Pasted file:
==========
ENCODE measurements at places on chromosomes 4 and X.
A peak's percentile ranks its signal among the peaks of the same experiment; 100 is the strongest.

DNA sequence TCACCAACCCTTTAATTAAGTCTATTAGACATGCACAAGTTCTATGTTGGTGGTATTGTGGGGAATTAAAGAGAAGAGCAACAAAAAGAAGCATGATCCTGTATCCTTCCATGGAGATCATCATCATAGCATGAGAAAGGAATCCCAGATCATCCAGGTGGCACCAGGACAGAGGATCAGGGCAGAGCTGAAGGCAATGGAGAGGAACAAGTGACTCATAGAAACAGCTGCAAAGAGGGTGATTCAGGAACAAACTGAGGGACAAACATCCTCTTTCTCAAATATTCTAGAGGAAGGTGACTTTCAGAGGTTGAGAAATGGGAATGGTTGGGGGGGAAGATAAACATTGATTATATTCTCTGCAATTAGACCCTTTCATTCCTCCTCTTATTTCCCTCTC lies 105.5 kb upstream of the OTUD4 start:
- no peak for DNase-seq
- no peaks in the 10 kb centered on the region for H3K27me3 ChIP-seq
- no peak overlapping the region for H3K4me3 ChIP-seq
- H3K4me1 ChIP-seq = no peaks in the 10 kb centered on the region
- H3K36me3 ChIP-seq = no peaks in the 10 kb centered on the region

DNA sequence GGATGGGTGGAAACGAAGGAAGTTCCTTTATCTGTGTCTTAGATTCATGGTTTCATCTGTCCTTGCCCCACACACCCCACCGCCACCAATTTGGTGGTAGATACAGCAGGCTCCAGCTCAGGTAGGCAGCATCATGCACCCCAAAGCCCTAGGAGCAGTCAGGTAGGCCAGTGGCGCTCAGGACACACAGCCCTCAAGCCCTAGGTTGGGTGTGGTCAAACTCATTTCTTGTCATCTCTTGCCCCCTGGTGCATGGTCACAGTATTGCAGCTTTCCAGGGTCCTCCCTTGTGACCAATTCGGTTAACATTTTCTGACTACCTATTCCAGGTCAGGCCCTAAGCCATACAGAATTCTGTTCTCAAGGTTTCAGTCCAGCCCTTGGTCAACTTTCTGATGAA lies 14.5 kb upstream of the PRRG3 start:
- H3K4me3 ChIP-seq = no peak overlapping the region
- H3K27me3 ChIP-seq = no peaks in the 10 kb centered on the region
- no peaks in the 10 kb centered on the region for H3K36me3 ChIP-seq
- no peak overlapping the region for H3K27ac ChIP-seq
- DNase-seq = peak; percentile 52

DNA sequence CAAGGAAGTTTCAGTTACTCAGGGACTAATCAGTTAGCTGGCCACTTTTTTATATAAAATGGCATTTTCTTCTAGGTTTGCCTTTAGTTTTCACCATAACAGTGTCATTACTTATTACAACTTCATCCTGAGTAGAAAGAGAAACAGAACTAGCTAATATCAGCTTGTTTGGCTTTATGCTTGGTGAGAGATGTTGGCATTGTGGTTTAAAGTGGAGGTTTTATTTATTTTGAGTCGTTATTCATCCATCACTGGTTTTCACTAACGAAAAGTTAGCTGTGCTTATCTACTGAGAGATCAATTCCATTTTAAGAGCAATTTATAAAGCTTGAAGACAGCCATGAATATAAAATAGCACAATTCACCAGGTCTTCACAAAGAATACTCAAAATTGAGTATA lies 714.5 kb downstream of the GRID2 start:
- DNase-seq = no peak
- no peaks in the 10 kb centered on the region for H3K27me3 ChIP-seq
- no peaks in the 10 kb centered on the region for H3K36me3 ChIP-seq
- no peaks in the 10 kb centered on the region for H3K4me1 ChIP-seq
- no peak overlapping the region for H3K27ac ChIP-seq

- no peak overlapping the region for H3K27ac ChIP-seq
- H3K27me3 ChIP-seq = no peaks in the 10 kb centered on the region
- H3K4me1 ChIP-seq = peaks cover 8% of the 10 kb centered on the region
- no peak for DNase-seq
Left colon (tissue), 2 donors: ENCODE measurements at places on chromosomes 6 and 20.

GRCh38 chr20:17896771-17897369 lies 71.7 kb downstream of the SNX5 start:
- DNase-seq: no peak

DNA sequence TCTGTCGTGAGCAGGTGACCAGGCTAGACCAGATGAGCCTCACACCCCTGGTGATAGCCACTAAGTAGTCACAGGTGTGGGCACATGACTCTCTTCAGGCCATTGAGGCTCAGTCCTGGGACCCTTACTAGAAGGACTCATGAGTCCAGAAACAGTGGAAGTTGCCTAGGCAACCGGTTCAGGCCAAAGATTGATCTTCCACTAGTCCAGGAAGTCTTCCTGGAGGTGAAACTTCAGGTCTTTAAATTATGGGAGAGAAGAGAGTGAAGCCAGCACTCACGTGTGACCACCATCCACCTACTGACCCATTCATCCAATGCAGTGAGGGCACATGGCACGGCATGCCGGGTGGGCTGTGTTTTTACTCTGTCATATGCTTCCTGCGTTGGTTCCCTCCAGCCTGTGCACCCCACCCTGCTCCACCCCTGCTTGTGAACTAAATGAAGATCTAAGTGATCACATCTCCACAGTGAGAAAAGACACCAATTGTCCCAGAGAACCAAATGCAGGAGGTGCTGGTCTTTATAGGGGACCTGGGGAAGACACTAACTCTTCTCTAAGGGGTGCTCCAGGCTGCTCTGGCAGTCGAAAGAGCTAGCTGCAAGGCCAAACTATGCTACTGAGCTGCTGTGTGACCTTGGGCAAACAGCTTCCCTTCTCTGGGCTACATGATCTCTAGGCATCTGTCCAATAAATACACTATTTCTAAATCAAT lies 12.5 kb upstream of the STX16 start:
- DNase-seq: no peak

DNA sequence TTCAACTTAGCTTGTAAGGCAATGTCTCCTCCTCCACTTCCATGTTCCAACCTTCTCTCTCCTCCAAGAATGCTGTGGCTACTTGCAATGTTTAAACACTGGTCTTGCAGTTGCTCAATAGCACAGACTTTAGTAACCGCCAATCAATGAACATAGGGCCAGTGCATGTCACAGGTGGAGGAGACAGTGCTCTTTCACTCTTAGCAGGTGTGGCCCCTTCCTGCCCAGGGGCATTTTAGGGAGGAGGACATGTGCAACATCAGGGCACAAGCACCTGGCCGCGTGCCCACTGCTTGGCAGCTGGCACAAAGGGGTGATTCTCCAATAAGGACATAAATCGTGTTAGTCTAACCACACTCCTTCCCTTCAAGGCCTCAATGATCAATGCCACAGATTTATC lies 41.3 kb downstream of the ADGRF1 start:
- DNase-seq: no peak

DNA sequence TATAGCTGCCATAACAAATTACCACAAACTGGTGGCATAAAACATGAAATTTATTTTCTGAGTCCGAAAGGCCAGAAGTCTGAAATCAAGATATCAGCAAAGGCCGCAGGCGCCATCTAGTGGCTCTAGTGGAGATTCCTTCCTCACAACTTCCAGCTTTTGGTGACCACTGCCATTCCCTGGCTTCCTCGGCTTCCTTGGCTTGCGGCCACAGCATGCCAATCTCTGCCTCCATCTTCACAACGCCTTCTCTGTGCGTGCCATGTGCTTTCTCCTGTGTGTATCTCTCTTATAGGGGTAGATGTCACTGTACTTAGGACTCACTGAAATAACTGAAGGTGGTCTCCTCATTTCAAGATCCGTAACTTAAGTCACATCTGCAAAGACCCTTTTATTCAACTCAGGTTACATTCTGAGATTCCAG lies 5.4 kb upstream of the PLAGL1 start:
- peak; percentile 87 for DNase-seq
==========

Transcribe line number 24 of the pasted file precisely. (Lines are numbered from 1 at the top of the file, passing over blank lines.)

- no peak for DNase-seq